Antidepressant uses have been rising rapidly over the past decades. Two main theories have been advanced to explain this. One claims that socio-economic change causes a global rise of depressive illness. The other holds that European and North American corporations are aggressively marketing antidepressants to expand their global reach. Both theories assume that multinational capitalism drives rising depression rates. Based on ethnographic data from India, this article shows that antidepressants are increasingly used in this country as well, but for reasons than have been little explored yet. Taking fluoxetine (Prozac) as the main example, it is argued that the spread of antidepressants in India is `unlicensed' by Euro-American corporations in at least three ways: (i) drug marketing is driven by Indian generic producers; (ii) fluoxetine is given by practitioners who have no license to do so; and (iii) knowledge of fluoxetine is spread through unlicensed `floating' prescriptions that patients take from one prescriber to another.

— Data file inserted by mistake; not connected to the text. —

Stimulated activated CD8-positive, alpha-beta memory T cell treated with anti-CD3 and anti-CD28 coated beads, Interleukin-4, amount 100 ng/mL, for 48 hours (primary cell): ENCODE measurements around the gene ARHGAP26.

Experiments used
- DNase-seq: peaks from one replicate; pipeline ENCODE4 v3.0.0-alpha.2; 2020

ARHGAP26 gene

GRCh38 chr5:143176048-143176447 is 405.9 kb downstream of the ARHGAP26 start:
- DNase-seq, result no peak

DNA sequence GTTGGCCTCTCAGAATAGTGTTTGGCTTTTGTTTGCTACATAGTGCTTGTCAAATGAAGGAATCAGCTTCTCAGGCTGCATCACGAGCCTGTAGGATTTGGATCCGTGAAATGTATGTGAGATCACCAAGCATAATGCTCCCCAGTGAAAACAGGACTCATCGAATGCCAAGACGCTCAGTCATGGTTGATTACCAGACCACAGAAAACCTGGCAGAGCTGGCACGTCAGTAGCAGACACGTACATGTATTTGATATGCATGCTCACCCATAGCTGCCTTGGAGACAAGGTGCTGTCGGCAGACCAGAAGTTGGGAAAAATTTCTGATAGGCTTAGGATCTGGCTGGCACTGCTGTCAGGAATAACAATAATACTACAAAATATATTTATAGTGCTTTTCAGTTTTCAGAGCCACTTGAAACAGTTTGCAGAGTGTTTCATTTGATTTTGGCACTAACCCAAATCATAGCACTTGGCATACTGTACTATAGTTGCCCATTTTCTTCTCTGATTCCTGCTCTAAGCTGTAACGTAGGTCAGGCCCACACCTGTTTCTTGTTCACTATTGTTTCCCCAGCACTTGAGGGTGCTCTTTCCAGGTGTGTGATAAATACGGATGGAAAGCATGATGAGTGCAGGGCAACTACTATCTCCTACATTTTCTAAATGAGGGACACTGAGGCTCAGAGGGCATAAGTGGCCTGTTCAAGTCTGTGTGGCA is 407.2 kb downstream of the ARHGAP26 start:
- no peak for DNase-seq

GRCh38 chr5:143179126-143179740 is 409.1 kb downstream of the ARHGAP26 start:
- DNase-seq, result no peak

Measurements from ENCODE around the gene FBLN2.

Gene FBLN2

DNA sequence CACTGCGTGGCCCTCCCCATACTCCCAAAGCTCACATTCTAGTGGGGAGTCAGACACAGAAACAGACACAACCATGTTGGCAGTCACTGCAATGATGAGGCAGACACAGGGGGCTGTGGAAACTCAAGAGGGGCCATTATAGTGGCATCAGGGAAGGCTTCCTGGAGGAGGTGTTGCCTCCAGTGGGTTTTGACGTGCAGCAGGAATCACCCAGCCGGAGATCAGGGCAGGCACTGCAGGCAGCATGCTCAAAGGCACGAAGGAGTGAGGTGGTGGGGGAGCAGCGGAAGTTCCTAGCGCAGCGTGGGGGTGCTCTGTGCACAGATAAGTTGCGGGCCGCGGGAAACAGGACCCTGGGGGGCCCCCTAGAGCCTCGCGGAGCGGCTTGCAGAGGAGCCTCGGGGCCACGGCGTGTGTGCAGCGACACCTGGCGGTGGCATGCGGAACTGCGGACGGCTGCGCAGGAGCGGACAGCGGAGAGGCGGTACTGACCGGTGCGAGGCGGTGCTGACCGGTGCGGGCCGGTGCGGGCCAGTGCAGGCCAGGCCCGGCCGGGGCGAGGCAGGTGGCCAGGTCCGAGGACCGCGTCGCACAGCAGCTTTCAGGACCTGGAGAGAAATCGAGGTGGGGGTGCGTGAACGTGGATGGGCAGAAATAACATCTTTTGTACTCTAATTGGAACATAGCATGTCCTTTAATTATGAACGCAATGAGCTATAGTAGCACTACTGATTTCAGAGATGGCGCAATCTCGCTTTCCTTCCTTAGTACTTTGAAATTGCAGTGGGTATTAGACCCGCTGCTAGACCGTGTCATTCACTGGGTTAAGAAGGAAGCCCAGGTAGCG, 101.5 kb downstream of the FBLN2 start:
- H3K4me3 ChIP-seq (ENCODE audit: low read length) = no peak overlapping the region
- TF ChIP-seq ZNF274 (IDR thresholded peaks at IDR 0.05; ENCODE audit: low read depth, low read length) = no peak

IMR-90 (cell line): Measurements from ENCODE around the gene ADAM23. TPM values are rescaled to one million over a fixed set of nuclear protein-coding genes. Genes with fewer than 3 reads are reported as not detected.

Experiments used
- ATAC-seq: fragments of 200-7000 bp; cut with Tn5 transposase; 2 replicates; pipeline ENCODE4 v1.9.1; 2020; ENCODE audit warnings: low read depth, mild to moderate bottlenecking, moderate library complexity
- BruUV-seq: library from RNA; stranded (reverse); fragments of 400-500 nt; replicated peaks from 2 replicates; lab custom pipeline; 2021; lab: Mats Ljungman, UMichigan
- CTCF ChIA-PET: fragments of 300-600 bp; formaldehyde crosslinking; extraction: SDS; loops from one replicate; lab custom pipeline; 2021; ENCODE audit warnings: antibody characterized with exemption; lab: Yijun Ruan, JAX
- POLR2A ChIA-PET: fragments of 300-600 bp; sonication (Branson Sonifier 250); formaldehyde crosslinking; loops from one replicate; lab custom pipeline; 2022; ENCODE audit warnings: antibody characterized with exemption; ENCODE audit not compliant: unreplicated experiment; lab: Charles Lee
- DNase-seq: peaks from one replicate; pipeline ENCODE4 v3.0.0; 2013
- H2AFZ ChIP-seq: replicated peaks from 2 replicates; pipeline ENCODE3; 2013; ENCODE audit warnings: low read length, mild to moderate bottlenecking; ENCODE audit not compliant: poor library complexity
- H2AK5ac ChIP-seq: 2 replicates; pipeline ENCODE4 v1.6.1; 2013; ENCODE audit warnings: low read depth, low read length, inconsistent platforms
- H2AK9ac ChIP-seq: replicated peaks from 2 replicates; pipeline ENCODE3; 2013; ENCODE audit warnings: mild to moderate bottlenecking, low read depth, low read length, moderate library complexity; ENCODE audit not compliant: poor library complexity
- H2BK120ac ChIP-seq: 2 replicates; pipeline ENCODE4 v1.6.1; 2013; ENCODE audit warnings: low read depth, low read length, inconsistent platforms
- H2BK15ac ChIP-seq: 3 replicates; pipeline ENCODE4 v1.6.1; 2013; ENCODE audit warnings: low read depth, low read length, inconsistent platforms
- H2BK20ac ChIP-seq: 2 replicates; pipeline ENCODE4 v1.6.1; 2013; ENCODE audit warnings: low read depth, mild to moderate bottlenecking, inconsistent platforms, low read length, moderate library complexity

Stefan Ecks; Basu, S. The Unlicensed Lives of Antidepressants in India: Generic Drugs, Unqualified Practitioners, and Floating Prescriptions. Transcultural Psychiatry (2009) 46 (1) 86-106. [DOI: 10.1177/1363461509102289]
The Unlicensed Lives of Antidepressants in India: Generic Drugs, Unqualified Practitioners, and Floating Prescriptions